Is It Possible to to Age Without Pain?

Aging can be a real pain, figuratively and literally. But it doesn’t have to be. With some effort, you can avoid creaky, achy joints and stay healthy for many years to come.

Exercise Matters

Most people can get away with skimping a bit on exercise when they’re younger. But as you get older, the ligaments and tendons that hold your joints together start to get a bit stiff and weak. Cartilage in the joints can start to wear away with conditions like osteoarthritis. That makes your body less resilient and achier, which means you might stop doing your daily activities or exercise to avoid any aches and pain. But that isn’t the answer.

Invest in Your Body

The answer is to think of your body as an investment. You need to invest more time into being healthy and maintaining a base level of fitness. It might seem counterintuitive to fight aches and pains with movement, but doing so will actually help your muscles and joints. It’ll also improve your balance and your state of mind, since you’ll be able to keep doing the things you enjoy.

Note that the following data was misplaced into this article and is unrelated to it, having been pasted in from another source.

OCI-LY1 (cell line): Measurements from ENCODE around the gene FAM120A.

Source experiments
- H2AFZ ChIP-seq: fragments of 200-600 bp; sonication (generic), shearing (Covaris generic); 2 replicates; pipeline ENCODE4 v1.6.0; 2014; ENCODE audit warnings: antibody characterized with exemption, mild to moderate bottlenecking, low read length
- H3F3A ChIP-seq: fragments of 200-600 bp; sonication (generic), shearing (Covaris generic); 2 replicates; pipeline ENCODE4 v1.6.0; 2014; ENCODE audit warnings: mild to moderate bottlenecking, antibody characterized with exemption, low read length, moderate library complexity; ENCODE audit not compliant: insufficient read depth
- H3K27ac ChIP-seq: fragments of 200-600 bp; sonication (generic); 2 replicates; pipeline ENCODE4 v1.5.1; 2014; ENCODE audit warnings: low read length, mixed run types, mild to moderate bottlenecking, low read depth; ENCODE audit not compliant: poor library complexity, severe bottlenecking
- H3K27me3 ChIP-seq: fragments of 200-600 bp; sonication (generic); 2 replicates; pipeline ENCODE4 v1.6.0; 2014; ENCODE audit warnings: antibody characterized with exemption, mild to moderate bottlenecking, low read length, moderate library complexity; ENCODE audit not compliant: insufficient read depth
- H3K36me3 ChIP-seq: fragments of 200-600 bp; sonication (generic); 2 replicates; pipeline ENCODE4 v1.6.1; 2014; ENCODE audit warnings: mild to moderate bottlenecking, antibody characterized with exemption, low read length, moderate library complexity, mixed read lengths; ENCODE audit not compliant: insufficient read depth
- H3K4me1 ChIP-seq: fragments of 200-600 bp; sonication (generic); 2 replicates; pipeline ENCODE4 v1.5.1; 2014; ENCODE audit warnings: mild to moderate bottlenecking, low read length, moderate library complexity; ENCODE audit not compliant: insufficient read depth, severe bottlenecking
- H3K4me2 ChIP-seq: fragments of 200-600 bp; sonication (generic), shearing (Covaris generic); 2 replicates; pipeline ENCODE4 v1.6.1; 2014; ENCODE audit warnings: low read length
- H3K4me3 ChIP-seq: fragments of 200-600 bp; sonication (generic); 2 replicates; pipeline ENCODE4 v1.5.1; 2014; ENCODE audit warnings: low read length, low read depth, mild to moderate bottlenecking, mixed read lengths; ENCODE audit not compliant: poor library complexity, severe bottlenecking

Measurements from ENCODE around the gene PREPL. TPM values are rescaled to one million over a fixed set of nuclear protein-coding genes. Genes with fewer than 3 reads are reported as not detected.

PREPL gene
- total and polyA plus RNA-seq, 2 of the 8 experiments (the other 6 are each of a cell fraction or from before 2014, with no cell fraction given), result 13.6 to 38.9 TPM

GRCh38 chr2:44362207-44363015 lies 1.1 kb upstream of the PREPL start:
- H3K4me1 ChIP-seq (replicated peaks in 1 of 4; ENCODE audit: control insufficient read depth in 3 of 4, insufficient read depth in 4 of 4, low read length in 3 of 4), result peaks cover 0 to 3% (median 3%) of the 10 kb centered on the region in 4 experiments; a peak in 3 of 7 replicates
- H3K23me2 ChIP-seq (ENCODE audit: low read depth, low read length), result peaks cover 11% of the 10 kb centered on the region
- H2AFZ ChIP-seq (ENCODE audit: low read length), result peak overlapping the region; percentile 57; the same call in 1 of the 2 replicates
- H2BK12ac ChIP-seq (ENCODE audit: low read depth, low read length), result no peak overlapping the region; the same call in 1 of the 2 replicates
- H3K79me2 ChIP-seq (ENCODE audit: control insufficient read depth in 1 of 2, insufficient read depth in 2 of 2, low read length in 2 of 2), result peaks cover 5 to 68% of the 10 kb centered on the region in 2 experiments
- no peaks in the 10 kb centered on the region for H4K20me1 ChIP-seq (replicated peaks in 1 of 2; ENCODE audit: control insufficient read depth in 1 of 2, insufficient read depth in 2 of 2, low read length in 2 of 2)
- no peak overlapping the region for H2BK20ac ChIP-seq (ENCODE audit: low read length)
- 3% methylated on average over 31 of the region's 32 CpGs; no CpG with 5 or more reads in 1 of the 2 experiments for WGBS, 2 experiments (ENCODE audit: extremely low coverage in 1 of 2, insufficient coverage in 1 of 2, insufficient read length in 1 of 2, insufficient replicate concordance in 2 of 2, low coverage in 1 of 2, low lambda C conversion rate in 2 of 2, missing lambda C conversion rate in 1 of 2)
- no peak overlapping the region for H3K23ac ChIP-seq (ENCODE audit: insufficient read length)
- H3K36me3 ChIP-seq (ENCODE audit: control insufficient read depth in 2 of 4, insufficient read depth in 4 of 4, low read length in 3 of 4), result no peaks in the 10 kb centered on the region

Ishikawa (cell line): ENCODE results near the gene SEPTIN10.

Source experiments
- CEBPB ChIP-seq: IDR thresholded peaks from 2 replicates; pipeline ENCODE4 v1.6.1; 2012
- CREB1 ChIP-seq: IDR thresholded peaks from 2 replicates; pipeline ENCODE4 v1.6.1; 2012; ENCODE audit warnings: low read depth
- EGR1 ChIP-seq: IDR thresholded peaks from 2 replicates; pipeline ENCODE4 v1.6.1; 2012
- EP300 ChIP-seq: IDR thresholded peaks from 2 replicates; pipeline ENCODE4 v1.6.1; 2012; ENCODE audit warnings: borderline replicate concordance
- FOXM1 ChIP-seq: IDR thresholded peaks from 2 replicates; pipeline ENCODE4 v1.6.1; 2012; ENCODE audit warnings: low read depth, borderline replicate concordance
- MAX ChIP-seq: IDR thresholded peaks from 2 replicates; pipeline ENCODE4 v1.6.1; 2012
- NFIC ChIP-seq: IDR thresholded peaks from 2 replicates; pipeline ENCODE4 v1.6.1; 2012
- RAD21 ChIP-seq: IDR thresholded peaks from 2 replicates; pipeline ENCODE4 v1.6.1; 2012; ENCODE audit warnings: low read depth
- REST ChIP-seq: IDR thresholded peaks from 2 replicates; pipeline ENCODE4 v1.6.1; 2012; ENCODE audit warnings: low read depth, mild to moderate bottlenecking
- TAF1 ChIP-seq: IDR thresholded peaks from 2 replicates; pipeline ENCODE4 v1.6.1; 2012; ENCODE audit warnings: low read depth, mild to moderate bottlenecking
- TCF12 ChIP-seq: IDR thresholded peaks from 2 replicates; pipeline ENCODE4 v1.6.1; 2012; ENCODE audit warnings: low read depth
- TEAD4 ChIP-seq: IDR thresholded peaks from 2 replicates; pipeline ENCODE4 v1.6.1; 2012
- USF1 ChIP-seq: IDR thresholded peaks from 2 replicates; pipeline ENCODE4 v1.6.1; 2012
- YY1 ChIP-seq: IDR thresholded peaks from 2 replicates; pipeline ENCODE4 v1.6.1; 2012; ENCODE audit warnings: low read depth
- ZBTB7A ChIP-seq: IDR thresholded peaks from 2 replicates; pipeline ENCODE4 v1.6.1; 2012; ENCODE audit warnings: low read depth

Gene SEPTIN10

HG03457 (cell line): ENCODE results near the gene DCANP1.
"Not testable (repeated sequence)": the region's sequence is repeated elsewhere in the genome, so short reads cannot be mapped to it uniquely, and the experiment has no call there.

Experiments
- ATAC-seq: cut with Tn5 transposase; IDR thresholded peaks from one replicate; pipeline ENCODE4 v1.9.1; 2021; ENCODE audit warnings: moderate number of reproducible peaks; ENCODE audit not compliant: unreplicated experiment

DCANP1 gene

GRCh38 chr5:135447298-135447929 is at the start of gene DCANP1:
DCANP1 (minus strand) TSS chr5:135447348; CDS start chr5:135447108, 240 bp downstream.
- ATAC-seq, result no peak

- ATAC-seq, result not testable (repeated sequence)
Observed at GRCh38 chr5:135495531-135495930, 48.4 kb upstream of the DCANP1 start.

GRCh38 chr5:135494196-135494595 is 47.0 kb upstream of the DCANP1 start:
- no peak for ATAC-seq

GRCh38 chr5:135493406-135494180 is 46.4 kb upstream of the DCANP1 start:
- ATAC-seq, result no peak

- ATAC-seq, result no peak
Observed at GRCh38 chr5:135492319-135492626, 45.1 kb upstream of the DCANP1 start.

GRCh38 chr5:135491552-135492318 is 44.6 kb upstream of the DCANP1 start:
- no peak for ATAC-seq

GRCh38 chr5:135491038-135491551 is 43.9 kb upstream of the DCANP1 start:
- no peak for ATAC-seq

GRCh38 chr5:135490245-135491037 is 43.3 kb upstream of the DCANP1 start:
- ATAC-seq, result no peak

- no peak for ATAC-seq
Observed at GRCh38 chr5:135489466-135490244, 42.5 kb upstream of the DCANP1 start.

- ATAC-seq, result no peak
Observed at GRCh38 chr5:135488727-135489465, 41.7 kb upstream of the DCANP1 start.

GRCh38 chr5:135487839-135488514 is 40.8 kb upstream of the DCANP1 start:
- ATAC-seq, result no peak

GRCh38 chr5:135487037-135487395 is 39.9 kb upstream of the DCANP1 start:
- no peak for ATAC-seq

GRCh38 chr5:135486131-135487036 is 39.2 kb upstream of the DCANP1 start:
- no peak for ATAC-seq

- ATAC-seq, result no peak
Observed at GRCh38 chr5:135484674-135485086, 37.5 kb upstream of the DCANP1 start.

Jogging at Central Park.

Maintaining your flexibility, cardio endurance, and strength are the three keys.

Flex Your Flexibility

You don’t have to become a yogi, but stretching, even just a little, really helps. It keeps your ligaments limber, which in turn help support your joints. Flexibility also can give you a bit of an edge in sports—golf, tennis, cricket—whatever you’re into.

Charge The Cardio

Of course cardio is key to preventing heart disease and strokes. But it also helps reduce soreness and aching in your joints because it trims down any extra weight those joints might be carrying around. Check with your physiatrist to find out what guidelines to follow as far as daily exercise. Every little bit helps—taking the stairs instead of an escalator, or catching up with friends while walking around the neighborhood.

Stay Strong

Because your muscles act as joint stabilizers, strengthening them will help ease joint pain. Making your core muscles (stomach, rear, thighs) stronger will help with back pain, because those muscles are what can share the load of your body weight. You don’t have to go to a fancy gym to get stronger—milk jugs, water bottles, and sacks of flour can make good makeshift weights. Even doing something like reorganizing your kitchen cabinets can be a way to start moving and lifting a bit if it’s been a while. Make sure to check with your doctor about how to start strengthening up.